Though her public-events schedule might not necessarily have ramped up in recent months, her new-found presence on Twitter means her profile is growing. Since joining less than two months ago, she’s gained some 3,300 followers on the social-media site.

“It’s fun,” she says. “But you don’t want it to overtake – like you’re always thinking about what you need to put on Twitter rather than living your life.”

Twitter allows her to connect online with Canadians, but Mrs. Harper seems well aware that she is, at least optically and logistically speaking, unlike most of them – for starters, RCMP officers guard her historic home and a maître d’ named Roger greets guests.

But if the pomp and circumstance were stripped from 24 Sussex, the limestone building would very much resemble a typical family home: a backpack tossed on the floor near the front door, socks draped to dry atop the rims of rain boots and photos of Ben and Rachel playing volleyball.

There is also a photo of Mrs. Harper hiking with a friend named Rona Ambrose, who happens to run a federal department that spends $14-billion annually on procurement.

When a photographer asks to take her picture outside, Mrs. Harper briefly debates whether to put on a blazer or to find a lint brush to roll the cat-hair off her cardigan.

She opts for the latter. She goes outside without a coat and a little while later returns, smiling: “It’s almost motorcycle season. You can feel it in the air.”

Busy days in the animal room

Last Saturday, when Mrs. Harper was in Welland, Ont., for her son’s volleyball tournament, the Prime Minister took over “cat duty,” feeding felines Stanley (a handsome grey tabby) and Gypsy (an impressively fluffy, rescued tortoiseshell) and cleaning the litter in the third-floor “animal room,” an unfurnished space with hardwood floors that currently hosts five kittens and a recently adopted chinchilla named Charlie.

Mrs. Harper’s love of animals goes back to her childhood, when her mother and father sheltered critters otherwise destined for a slow demise or a dinner plate.

“We had a pet sheep that had been mauled by dogs and we had to feed it out of a little bottle,” she says. “[My dad and I] bought a goat when other people were bidding on it to eat it. … Any animal with a hard-knock story ends up here, or where I was growing up.”

There was also a Palomino horse named Jack, and Maggie, an orphaned dairy cow they took in even though the family typically raised beef cattle. Today, Mrs. Harper’s mother, Barbara, drapes Boomer around her neck and takes him for walks.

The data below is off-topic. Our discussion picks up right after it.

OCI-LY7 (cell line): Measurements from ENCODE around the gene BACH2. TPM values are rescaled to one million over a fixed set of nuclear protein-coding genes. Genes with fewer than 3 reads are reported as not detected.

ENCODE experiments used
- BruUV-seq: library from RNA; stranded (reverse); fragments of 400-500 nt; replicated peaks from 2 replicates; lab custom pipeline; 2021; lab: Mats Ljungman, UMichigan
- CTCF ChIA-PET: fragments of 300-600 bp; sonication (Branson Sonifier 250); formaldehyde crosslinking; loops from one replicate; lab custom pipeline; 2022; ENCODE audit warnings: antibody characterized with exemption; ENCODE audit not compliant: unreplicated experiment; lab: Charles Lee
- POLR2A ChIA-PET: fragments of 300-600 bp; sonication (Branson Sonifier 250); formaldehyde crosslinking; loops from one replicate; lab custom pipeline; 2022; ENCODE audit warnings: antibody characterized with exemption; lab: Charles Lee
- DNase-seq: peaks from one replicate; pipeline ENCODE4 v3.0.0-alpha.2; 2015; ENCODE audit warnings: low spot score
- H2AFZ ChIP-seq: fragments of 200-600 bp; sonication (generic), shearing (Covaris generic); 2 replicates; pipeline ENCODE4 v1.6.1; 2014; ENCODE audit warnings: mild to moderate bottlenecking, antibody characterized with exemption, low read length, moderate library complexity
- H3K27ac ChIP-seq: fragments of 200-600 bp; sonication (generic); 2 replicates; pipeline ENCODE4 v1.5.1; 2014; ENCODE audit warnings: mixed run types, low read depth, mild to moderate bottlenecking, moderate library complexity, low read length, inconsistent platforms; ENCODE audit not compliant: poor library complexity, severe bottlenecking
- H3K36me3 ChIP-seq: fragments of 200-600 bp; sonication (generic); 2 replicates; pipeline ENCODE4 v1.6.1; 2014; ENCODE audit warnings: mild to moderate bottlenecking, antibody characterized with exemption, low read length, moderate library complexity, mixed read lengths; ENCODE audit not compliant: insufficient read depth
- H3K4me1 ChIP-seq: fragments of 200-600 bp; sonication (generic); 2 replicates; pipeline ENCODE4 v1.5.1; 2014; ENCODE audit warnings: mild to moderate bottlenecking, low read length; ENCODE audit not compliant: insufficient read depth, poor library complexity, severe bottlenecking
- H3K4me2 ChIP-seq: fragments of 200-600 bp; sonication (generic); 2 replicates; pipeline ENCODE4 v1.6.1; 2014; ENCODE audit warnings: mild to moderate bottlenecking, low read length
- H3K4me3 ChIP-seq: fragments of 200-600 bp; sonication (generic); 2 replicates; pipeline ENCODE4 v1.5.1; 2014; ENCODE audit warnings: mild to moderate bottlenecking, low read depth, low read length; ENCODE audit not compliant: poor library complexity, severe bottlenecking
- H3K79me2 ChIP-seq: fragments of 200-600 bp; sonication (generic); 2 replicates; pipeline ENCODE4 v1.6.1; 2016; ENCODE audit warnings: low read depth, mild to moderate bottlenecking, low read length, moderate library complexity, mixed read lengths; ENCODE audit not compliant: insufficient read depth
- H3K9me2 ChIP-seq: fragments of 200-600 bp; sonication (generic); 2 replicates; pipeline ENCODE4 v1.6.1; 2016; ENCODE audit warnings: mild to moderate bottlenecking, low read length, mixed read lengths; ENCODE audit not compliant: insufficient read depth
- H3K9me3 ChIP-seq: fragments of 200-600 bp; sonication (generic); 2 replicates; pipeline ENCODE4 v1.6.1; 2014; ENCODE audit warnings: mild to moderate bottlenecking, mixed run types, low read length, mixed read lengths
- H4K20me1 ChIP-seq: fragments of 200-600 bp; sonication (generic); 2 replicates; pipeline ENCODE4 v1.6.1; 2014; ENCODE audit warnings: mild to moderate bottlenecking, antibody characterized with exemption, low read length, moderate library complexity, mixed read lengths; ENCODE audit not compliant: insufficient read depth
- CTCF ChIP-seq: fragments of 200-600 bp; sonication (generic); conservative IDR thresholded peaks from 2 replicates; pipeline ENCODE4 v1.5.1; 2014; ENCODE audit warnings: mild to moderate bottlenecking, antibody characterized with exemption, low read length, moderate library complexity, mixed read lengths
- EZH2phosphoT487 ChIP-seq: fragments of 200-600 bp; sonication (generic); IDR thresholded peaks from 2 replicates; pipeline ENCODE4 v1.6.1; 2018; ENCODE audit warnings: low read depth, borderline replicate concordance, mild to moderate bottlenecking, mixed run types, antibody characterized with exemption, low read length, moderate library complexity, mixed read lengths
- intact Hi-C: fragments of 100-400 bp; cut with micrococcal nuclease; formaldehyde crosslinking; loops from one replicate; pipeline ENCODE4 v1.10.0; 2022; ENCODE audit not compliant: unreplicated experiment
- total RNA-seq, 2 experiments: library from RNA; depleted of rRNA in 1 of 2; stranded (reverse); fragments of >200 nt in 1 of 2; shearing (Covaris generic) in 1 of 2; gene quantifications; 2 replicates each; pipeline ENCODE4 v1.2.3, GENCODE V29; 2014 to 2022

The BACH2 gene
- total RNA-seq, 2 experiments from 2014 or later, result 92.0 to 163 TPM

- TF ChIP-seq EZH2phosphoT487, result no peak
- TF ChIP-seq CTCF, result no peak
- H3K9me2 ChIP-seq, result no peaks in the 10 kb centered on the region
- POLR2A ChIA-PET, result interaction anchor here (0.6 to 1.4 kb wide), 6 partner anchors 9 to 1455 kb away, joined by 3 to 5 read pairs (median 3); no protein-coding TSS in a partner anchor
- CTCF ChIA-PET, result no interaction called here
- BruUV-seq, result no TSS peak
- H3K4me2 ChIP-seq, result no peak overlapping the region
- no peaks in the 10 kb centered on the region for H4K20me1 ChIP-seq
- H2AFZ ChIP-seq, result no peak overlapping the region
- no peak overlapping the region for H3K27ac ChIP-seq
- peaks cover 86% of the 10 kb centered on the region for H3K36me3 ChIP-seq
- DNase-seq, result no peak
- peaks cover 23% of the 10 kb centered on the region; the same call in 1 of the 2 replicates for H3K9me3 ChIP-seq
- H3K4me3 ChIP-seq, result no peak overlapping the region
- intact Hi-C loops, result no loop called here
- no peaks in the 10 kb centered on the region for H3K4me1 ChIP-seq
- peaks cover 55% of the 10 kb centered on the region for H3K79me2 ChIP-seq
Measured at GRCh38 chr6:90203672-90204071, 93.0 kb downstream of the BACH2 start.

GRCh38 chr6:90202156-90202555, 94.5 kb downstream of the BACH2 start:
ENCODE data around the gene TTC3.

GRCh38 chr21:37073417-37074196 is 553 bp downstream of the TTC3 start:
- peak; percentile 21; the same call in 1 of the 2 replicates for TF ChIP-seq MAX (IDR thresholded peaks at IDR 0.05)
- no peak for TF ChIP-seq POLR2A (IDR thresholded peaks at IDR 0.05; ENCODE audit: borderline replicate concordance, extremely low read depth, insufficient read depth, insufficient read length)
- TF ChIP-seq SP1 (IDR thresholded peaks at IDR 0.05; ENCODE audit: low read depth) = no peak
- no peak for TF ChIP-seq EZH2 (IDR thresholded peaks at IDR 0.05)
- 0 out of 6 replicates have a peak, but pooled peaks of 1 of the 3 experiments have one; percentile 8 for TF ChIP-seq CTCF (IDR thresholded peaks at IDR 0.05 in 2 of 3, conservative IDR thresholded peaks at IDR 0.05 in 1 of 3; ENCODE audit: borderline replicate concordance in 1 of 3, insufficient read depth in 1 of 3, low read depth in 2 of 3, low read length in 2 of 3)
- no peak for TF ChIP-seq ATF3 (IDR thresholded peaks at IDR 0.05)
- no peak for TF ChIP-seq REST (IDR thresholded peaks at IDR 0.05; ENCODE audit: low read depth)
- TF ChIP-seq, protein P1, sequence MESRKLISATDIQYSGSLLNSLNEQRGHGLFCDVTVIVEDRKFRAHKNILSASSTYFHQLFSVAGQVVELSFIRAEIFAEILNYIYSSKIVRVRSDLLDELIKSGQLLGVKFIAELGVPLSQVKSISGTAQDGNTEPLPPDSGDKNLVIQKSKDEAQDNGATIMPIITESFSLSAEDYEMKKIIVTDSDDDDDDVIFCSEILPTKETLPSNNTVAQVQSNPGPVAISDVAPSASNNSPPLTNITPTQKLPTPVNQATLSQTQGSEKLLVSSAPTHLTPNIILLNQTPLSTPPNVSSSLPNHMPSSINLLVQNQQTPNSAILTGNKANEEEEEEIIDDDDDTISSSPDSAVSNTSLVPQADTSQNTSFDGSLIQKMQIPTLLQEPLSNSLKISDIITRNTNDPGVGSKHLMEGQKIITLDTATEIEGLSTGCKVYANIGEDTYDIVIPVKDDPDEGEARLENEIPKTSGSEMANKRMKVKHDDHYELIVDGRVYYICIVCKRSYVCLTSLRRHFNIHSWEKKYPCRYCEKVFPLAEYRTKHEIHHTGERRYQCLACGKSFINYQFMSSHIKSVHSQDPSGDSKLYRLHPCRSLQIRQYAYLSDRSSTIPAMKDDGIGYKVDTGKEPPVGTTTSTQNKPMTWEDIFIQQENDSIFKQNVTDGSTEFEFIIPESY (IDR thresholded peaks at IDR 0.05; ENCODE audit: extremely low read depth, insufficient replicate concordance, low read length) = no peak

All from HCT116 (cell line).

Even the asthmatic Mr. Harper has an affinity for animals: He proposed the name Gandalf – after J.R.R. Tolkien’s famous wizard – before kitty Stanley got his name. He even tries to calculate the cats’ birthdays.

“He’s good at math,” Mrs. Harper jokes about her economist husband.

For her own part, having studied at the Southern Alberta Institute of Technology and then spent six months travelling in 13 African countries after graduation, Mrs. Harper built a career in graphic design in Calgary. There, the photography lover ran her own company and continued to work while pregnant with Ben.

In the company of political women

She says she has a deep respect for Canadian businesswomen and female leaders, including those off the public radar who are rising stars in sectors such as mining and health care.

“I grew up when Margaret Thatcher was the only female political leader,” she says, adding that now-Calgary MP Diane Ablonczy sparked her own interest in politics some 25 years ago.

“But there are so many [women] now. … There are so many role models to follow in Canada – lots of premiers.”

In a rare semi-political statement of her own three years ago, Mrs. Harper teamed up with Indigo president Heather Reisman and Nazanin Afshin-Jam, a human-rights activist married to Defence Minister Peter MacKay, to pressure the Iranian regime to spare a woman threatened with death by stoning for an adultery conviction.

The results remain uncertain. “We’re watching, but it’s not like we can go to Iran and say, ‘Take her out of jail,’” she says. “Pressure in the West can involve a great outcome, but you don’t want to make it worse for the people [involved].”

After marking so many milestones this year, what lies ahead?

Mrs. Harper says all her current charities – and there are dozens – are staffed with “wonderful people” and that she would be happy with “more of the same.”

But the more Canadians pay attention to her, the less likely it is that she and her daughter will wait at a downtown Ottawa walk-in clinic to see a doctor, who then asks if she can afford a prescription – as was the case just over a year ago.

Indeed, it becomes more likely that she will reflect on this statement with a flutter of nostalgia: “I like to walk down the street and nobody knows who I am.”